The Daily Texan, 10/15/2015.
When most people pass Texas trees, they don’t notice the spiky-looking colonies of ball moss. But when UT alumnus William Niendorff sees the pale green plants, he sees untapped potential.“Tillandsias are remarkable plants, and they are really misunderstood, so that is a reason I wanted to study them,” Niendorff said.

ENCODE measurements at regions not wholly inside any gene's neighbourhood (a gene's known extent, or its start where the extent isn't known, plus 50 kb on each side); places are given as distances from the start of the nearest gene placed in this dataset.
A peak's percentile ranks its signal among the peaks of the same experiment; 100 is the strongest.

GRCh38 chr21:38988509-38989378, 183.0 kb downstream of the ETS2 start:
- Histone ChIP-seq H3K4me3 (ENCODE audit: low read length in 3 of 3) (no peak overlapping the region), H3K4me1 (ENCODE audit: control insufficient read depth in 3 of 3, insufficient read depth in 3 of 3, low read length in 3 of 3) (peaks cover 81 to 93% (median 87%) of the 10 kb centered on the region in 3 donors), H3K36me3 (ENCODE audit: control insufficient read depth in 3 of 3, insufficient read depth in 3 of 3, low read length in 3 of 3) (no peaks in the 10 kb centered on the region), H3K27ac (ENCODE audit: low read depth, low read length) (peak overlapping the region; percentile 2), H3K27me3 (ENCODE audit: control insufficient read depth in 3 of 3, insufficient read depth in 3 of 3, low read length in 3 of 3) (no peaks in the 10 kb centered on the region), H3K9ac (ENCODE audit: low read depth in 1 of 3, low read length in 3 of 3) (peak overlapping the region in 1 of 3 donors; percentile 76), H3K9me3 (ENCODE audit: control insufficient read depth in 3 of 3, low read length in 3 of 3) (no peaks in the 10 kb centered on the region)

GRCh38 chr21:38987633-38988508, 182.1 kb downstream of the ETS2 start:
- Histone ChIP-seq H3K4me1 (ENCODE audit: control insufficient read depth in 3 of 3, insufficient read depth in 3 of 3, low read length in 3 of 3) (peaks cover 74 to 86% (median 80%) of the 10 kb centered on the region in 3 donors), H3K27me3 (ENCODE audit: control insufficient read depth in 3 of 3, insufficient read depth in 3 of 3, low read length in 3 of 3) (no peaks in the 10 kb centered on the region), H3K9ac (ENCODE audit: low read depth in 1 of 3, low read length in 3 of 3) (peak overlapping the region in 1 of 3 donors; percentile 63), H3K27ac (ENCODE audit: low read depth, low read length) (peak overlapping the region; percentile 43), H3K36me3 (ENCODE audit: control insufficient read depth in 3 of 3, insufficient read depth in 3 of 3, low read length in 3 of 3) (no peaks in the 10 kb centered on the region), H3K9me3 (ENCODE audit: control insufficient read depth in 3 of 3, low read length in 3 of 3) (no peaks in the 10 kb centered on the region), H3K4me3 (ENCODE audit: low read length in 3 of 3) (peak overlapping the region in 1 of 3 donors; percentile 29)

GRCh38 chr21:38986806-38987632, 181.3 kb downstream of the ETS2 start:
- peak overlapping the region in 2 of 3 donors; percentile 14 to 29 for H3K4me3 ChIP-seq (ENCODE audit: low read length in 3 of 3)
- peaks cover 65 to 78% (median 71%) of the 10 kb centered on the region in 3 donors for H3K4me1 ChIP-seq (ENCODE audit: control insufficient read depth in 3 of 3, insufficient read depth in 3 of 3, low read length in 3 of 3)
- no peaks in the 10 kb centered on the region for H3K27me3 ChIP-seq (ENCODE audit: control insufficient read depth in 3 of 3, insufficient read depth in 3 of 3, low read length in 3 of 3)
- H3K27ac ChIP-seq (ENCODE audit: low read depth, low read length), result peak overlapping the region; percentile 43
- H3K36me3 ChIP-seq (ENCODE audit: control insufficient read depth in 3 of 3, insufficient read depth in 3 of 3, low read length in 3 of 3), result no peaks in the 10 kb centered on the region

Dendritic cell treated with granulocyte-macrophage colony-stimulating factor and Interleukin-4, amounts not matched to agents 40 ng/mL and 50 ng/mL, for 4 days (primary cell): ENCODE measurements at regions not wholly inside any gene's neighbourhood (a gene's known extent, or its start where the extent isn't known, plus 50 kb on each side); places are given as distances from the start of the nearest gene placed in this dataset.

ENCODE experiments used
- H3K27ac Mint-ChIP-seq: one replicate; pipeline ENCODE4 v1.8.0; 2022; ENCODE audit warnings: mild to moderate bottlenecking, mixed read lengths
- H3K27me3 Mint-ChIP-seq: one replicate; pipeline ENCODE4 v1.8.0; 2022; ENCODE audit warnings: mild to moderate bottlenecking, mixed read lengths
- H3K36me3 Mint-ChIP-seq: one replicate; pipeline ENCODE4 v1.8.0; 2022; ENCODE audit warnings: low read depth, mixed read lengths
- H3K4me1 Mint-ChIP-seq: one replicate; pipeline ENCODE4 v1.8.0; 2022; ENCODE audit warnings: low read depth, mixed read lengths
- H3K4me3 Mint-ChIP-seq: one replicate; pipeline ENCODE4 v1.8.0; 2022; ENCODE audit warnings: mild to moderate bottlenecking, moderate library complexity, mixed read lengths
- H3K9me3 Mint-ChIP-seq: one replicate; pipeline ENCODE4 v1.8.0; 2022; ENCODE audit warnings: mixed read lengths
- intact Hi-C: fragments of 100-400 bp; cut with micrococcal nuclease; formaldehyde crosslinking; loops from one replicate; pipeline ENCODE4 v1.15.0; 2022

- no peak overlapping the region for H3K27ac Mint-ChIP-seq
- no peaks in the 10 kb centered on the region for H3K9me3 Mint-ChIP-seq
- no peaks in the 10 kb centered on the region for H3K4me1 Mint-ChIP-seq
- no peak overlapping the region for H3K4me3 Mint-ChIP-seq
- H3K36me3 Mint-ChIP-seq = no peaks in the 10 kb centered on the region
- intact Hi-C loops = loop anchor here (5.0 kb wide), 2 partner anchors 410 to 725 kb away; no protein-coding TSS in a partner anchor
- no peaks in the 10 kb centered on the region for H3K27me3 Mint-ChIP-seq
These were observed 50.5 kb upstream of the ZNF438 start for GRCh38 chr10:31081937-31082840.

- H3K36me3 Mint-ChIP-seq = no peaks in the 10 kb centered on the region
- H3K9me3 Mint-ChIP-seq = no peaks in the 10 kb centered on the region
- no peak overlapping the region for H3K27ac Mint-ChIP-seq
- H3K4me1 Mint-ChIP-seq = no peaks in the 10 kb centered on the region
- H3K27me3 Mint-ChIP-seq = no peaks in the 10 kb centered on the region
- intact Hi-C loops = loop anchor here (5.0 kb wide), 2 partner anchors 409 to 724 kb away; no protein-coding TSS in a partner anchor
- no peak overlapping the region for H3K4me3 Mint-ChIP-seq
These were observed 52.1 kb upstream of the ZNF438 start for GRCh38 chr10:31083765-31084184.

For the past two years, Niendorff has been investigating ball moss, Tillandsia recurvata, as a plant to be used for plant-covered roofs, or green roofs. Niendorff, who initially received funding for the project through the Lady Bird Johnson Wildflower Center, worked on the research under the late Mark Simmons, who was the Director of Research and Experimental Design at the Wildflower Center.Green roofs can regulate temperature, substantially reduce energy consumption and provide an aesthetically pleasing habitat for native insects and other animals, according to a 2001 study in Energy and Buildings. Currently, most green roofs are made with soil-based plants, such as grasses or succulents. Niendorff’s idea of using a rootless, completely soil-free plant is a new concept in green roof design.